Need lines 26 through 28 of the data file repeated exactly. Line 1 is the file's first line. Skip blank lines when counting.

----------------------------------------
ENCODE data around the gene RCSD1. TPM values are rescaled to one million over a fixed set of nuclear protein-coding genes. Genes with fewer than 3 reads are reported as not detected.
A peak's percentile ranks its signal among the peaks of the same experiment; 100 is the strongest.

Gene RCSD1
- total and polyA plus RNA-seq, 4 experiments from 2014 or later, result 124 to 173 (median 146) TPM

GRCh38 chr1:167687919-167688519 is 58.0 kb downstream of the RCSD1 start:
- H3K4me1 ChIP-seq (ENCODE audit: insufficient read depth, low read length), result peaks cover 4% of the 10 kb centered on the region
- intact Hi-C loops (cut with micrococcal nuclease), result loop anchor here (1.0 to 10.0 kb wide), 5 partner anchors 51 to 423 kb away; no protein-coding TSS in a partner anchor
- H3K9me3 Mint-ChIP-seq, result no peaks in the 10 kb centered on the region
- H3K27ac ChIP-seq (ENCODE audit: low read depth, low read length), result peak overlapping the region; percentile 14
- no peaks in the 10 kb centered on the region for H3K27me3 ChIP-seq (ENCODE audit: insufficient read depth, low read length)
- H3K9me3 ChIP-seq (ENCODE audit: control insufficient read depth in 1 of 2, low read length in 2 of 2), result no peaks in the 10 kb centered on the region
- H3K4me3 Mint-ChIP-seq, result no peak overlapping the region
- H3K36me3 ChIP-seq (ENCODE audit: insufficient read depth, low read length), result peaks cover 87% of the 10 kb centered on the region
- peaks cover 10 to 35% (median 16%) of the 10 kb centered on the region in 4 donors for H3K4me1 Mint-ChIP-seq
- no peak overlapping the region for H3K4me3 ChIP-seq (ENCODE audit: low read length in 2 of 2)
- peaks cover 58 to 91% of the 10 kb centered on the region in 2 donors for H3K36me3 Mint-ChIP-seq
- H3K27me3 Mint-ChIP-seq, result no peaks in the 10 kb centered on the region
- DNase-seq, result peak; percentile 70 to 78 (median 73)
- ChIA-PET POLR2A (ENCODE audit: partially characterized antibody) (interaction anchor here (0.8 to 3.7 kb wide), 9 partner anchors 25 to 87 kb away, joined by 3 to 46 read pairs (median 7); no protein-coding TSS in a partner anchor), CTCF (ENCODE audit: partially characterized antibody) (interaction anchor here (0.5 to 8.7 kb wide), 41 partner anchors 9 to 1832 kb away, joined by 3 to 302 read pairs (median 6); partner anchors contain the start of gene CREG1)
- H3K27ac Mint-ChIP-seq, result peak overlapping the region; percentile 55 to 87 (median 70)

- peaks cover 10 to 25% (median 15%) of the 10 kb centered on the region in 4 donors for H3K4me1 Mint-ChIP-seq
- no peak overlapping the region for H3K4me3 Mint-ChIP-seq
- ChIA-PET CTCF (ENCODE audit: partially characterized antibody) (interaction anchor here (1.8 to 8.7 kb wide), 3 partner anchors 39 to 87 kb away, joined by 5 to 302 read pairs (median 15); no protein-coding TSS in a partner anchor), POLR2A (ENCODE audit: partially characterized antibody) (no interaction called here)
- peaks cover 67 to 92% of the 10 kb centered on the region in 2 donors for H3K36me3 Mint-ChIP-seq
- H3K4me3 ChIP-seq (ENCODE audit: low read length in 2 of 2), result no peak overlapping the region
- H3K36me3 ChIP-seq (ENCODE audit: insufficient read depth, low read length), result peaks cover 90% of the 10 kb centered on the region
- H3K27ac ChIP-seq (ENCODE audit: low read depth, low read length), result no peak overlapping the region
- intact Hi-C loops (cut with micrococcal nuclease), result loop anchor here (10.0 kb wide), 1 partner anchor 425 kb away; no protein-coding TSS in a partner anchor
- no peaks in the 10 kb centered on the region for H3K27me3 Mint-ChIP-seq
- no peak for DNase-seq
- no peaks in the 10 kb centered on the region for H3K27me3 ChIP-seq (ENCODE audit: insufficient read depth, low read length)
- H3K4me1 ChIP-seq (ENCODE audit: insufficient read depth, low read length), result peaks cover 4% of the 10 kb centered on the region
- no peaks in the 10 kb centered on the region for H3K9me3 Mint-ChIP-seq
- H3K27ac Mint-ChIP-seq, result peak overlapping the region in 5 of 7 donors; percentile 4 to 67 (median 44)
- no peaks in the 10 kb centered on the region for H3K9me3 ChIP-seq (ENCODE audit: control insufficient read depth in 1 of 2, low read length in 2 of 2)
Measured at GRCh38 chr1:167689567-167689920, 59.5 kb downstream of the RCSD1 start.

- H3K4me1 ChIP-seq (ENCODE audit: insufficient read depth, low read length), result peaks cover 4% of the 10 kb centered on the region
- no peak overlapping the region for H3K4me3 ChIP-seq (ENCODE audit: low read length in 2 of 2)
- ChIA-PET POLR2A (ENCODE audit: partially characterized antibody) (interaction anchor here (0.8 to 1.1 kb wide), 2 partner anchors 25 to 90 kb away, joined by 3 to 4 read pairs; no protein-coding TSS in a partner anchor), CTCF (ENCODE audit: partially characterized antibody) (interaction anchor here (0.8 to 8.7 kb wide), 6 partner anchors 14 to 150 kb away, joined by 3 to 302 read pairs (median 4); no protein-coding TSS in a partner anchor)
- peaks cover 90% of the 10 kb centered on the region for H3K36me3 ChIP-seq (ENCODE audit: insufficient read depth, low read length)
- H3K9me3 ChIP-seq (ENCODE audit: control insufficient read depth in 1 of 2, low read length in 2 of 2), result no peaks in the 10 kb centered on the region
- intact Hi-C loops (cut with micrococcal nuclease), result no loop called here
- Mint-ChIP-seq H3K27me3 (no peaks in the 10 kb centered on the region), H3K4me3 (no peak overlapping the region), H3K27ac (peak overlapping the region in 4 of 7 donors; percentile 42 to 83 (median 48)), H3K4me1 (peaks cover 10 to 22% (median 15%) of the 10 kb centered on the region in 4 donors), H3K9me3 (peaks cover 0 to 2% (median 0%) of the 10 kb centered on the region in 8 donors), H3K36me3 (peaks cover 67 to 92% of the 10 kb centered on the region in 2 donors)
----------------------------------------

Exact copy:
- H3K36me3 ChIP-seq (ENCODE audit: insufficient read depth, low read length), result peaks cover 90% of the 10 kb centered on the region
- H3K27ac ChIP-seq (ENCODE audit: low read depth, low read length), result no peak overlapping the region
- intact Hi-C loops (cut with micrococcal nuclease), result loop anchor here (10.0 kb wide), 1 partner anchor 425 kb away; no protein-coding TSS in a partner anchor